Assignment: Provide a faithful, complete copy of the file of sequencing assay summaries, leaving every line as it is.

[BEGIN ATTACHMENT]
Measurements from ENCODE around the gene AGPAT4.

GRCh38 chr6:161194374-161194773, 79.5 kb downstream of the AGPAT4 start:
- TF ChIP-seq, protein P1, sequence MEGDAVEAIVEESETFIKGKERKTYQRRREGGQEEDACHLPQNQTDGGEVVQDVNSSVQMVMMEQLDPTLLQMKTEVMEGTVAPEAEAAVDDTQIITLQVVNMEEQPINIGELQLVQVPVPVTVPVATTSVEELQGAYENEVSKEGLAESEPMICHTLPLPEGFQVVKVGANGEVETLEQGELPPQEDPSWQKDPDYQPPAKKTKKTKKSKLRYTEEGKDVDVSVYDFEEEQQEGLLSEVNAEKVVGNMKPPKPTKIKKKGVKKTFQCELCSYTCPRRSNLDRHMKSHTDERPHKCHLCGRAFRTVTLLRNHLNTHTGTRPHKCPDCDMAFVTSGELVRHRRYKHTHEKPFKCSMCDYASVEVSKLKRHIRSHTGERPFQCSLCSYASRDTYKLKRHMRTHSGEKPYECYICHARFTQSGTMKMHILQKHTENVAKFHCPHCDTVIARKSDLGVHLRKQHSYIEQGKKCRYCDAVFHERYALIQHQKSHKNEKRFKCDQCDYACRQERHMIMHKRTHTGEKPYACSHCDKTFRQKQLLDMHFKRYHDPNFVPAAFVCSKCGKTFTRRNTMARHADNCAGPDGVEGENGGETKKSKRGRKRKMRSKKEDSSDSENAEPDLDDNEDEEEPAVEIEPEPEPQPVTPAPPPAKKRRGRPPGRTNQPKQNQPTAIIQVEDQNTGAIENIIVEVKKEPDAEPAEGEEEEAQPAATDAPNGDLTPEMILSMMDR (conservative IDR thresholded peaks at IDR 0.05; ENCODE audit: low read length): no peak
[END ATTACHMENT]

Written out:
Measurements from ENCODE around the gene AGPAT4.

GRCh38 chr6:161194374-161194773, 79.5 kb downstream of the AGPAT4 start:
- TF ChIP-seq, protein P1, sequence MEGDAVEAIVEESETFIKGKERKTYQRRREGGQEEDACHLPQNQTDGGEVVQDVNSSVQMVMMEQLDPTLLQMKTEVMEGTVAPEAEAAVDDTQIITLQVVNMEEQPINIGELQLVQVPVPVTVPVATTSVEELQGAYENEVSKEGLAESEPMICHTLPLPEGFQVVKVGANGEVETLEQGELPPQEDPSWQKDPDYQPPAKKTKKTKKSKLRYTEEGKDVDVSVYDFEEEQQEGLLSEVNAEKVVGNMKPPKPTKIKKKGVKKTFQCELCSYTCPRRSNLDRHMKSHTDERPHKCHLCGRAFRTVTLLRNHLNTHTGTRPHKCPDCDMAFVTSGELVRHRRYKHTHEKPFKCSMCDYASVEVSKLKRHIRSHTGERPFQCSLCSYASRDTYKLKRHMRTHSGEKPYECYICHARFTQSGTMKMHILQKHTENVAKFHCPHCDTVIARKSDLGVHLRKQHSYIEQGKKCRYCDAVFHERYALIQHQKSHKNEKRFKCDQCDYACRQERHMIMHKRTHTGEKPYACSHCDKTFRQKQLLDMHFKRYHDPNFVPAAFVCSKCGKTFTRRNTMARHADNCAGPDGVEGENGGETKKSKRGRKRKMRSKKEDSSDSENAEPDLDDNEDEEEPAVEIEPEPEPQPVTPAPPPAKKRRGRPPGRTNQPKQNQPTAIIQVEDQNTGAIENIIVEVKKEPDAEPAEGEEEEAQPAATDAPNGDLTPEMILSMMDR (conservative IDR thresholded peaks at IDR 0.05; ENCODE audit: low read length): no peak